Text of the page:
Managing Conflict In Marriage

Conflict Resolution in marriage

A major ingredient of any Premarital Counseling tool must include handling conflicts. In Becoming Aware by Velma Walker and Lynn Brokaw (1976), "When two or more people live and work closely together, for any length of time a degree of conflict will be generated. Furthermore, the greater the emotional involvement and the day-to-day sharing, the greater the potential for conflict. Although it is impossible to eliminate conflict, there are ways to manage it effectively." (p. 260).

Pre-marital Counseling discusses issues that would help intended couples see what and how they can avoid unnecessary conflict and failures. It is necessary to see:

· Conflict as a breakdown in communication
· Conflict and the process for rebuilding harmony
· Conflict and the act of forgiveness
· Conflicts and the restoration of the relationship

Whenever there is a breakdown in communication within the family group, conflict is inevitable. William B Gudykunst and Young Yun Kim (1984) state,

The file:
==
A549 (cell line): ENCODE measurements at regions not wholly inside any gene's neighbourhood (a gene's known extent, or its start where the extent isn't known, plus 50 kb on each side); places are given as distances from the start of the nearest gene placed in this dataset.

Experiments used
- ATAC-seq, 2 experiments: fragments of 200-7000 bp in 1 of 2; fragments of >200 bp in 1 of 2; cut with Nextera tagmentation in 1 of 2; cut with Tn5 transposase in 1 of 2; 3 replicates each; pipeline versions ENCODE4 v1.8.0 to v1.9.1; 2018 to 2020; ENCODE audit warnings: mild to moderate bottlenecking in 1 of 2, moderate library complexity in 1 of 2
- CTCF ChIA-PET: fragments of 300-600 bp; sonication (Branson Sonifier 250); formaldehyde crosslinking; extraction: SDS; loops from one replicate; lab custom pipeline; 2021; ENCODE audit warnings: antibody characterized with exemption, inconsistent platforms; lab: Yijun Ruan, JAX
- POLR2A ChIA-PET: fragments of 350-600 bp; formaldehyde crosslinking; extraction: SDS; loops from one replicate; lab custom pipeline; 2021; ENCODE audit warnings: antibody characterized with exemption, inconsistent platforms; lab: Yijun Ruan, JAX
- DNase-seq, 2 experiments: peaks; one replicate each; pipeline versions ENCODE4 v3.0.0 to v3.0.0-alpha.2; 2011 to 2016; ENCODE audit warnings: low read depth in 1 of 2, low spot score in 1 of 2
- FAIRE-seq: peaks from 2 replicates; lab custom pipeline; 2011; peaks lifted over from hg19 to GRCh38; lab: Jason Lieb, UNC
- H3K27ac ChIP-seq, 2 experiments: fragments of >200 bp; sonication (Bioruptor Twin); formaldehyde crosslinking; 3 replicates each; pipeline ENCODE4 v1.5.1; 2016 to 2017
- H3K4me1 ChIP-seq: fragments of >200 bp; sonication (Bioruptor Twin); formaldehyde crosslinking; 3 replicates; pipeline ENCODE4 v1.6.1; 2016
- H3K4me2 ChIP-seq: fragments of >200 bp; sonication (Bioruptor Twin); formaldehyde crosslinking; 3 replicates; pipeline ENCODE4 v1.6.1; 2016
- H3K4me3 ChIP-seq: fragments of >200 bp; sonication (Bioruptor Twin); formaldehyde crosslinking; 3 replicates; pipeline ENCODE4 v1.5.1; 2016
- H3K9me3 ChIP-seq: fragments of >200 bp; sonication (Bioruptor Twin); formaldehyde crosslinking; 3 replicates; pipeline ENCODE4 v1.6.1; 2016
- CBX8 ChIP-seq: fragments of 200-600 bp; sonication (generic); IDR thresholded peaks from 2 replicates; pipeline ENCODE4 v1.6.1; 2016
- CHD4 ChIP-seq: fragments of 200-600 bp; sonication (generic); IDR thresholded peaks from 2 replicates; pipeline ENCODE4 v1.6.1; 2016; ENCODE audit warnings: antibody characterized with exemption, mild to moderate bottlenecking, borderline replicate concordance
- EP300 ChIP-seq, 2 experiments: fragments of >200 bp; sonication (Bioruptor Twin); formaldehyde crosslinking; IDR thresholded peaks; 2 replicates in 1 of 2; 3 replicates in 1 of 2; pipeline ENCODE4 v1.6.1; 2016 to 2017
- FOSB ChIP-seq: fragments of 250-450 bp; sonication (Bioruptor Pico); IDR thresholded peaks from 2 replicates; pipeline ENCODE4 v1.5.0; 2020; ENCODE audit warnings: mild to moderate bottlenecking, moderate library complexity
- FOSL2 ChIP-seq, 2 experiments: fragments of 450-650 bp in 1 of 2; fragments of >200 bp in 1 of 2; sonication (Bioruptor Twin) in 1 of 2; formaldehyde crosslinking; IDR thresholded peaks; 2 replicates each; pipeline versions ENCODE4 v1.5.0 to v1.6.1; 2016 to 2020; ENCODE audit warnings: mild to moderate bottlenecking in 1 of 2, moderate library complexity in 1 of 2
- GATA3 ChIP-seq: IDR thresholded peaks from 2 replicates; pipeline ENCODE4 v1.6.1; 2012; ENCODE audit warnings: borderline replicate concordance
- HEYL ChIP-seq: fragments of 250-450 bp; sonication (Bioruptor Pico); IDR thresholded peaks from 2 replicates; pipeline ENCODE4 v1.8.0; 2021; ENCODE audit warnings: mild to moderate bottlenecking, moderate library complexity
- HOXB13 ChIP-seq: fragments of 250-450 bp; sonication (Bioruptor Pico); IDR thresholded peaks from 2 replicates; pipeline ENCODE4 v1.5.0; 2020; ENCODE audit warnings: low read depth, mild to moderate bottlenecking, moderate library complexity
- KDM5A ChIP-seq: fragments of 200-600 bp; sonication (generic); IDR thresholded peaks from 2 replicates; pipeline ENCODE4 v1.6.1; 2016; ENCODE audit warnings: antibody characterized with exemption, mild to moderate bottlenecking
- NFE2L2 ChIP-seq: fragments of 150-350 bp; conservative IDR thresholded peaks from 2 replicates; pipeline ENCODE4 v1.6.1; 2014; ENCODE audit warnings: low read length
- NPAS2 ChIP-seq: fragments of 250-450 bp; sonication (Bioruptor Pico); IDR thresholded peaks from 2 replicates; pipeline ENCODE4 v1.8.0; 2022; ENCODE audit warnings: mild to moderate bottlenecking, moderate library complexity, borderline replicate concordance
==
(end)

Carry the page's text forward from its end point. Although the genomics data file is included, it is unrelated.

"Personal (or interpersonal) communication refers to three interrelated psychological processes (cognitive, affective, and behavioural). Through personal communication we develop ways of seeing, hearing, understanding, and responding to our environment "(p. 210).

Gudykunst and Kim (1984) continue, "The way a person responds to stimuli may relate to his or her upbringing. Personal communication is thought of as sensing, making sense, or acting towards the objects and people in one's milieu" (p. 210). 

One's relationship can be affected by what is learned. Cultural and personal upbringing will influence one's life style. A look at Clinebell's (1984) three aspects in the process of communication will show that whenever there is communicative incompetence the marriage relationship will be in difficulty.

Three identifiable patterns that are compatible with personal culture are:

1) The Cognitive Process:

How people think, say, and act is so important in the process of building good marriage relationship. The values, principles and mental expectations, if they are violated, will cause conflict because of certain levels of expectation. This expectation has been formed through the cognitive process. According to Howard Clinebell (1984) in Basic Types of Pastoral Care and Counseling, "when two persons come together each brings their own a unique pattern of personality needs to the marriage relationship" (p 257).